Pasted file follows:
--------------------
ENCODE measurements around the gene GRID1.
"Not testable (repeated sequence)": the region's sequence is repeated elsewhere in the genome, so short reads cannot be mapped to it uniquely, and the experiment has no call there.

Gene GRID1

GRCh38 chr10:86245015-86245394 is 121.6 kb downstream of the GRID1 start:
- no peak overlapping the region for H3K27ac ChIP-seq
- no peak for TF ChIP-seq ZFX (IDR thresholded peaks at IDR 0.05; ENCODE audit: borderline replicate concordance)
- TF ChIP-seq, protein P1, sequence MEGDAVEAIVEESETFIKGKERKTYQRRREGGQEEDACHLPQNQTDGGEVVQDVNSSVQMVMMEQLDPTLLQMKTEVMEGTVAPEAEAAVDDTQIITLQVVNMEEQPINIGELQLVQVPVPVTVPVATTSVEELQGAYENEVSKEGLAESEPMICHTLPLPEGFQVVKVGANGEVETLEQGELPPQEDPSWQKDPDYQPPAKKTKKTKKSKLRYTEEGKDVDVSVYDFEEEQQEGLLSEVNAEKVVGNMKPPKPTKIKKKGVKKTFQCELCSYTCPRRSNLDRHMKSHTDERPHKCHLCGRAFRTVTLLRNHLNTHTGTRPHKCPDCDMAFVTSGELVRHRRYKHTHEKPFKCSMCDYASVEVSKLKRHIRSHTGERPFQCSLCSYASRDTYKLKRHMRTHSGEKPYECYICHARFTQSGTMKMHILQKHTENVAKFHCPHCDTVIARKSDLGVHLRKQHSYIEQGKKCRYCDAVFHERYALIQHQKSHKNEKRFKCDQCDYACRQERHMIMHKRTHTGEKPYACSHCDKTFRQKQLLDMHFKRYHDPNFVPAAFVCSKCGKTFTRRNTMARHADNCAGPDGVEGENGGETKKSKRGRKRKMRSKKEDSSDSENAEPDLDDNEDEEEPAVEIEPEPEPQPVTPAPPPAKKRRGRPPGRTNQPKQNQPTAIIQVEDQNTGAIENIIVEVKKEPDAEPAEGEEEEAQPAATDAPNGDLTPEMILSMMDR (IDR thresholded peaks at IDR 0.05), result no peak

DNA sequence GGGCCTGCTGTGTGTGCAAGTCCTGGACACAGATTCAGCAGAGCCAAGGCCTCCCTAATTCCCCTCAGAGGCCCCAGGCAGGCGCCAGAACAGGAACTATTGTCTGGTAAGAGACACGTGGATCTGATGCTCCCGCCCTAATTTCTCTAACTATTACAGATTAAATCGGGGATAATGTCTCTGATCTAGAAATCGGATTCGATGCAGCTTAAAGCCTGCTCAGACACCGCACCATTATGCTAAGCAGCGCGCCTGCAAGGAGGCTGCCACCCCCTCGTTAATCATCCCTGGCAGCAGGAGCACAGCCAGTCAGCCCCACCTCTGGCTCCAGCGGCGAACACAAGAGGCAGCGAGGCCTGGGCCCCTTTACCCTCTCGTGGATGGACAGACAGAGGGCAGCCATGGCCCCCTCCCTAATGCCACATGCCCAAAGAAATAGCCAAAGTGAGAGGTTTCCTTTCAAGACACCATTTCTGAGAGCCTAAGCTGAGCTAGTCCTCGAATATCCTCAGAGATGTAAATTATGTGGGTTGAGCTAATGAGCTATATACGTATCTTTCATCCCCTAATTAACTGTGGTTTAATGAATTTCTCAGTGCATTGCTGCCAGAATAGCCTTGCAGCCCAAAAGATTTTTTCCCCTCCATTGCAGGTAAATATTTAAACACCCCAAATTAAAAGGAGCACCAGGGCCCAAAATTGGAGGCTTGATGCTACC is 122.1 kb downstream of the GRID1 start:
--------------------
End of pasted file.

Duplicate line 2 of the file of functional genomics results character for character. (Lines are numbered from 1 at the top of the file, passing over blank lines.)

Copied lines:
"Not testable (repeated sequence)": the region's sequence is repeated elsewhere in the genome, so short reads cannot be mapped to it uniquely, and the experiment has no call there.